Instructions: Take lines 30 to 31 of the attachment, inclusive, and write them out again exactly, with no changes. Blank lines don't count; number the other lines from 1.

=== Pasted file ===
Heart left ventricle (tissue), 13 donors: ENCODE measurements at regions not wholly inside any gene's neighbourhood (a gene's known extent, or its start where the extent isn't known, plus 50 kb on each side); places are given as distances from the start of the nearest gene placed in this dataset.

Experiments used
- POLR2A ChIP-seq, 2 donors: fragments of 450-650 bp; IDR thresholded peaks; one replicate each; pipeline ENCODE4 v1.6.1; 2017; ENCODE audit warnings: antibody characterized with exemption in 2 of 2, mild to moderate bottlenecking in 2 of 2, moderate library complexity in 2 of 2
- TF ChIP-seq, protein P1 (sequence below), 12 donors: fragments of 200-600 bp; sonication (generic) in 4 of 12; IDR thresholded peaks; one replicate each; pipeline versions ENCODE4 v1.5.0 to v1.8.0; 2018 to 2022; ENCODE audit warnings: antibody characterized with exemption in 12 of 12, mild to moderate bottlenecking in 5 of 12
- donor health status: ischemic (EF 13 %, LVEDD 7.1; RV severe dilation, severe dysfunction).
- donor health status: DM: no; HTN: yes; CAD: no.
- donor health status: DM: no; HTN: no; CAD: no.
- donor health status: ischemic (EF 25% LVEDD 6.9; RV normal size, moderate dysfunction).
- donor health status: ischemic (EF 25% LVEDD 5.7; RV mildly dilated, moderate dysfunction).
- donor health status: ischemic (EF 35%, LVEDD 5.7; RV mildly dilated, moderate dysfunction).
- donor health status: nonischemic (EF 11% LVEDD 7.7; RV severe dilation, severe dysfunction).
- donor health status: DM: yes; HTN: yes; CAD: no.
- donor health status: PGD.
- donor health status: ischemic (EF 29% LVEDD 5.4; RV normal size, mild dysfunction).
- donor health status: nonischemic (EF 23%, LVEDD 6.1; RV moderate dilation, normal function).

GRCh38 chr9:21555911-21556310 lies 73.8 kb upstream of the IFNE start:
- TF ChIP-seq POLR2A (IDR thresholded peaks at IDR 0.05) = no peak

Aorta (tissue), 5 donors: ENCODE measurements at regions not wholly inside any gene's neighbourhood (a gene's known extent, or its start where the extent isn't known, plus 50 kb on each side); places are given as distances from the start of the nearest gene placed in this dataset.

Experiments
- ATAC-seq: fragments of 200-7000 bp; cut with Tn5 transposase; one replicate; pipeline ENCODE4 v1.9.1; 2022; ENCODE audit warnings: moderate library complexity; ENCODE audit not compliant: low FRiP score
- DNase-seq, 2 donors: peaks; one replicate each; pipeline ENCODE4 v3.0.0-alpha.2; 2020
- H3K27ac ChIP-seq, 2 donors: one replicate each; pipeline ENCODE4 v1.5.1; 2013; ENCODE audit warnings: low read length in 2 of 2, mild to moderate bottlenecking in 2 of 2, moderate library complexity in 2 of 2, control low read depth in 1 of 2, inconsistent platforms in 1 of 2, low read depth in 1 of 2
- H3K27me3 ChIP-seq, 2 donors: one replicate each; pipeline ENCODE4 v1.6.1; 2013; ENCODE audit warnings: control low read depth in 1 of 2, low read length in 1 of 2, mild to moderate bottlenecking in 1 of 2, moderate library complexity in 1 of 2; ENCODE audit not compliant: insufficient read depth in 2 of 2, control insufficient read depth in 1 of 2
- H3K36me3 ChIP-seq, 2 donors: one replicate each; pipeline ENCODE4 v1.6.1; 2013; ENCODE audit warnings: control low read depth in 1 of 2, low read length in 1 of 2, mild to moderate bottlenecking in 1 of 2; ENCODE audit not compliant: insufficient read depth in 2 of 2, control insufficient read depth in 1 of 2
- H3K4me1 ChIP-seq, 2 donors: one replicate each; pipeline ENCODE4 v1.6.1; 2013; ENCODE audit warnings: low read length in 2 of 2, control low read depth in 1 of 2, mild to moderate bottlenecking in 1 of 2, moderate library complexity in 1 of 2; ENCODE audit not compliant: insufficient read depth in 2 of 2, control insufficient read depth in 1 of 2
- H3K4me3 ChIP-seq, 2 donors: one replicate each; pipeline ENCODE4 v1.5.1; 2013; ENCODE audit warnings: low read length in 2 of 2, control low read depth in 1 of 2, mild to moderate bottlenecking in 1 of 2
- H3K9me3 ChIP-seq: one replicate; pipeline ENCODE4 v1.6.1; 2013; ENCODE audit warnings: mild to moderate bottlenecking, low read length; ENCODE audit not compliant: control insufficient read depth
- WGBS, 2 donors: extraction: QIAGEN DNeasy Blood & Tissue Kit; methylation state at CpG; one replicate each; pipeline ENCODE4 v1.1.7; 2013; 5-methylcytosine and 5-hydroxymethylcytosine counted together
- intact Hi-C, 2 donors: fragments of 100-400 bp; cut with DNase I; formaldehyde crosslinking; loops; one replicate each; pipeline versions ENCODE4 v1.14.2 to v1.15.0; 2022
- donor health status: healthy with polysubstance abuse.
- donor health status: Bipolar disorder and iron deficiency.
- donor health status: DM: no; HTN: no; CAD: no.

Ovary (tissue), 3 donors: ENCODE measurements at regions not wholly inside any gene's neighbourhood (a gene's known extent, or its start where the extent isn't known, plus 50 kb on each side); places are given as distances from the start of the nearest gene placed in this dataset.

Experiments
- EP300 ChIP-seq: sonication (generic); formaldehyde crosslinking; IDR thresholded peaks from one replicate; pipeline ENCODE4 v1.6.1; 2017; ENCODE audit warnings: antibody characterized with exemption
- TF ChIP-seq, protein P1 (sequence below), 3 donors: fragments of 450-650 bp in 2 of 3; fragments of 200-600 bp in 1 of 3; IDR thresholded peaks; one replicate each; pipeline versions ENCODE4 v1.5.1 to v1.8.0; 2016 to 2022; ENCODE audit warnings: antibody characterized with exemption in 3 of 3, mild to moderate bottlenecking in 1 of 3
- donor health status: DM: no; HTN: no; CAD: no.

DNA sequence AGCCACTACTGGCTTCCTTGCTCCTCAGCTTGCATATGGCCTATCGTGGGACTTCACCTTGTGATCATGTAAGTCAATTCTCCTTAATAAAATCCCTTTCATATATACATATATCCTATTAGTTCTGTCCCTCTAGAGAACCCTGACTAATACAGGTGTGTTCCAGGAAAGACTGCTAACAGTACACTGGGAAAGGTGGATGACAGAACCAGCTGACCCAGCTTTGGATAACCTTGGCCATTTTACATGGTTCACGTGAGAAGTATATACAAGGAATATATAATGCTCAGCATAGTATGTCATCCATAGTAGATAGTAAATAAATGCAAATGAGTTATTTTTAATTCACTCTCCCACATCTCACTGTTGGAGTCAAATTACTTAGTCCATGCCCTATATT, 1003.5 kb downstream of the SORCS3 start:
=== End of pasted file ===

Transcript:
- donor health status: healthy with polysubstance abuse.
- donor health status: Bipolar disorder and iron deficiency.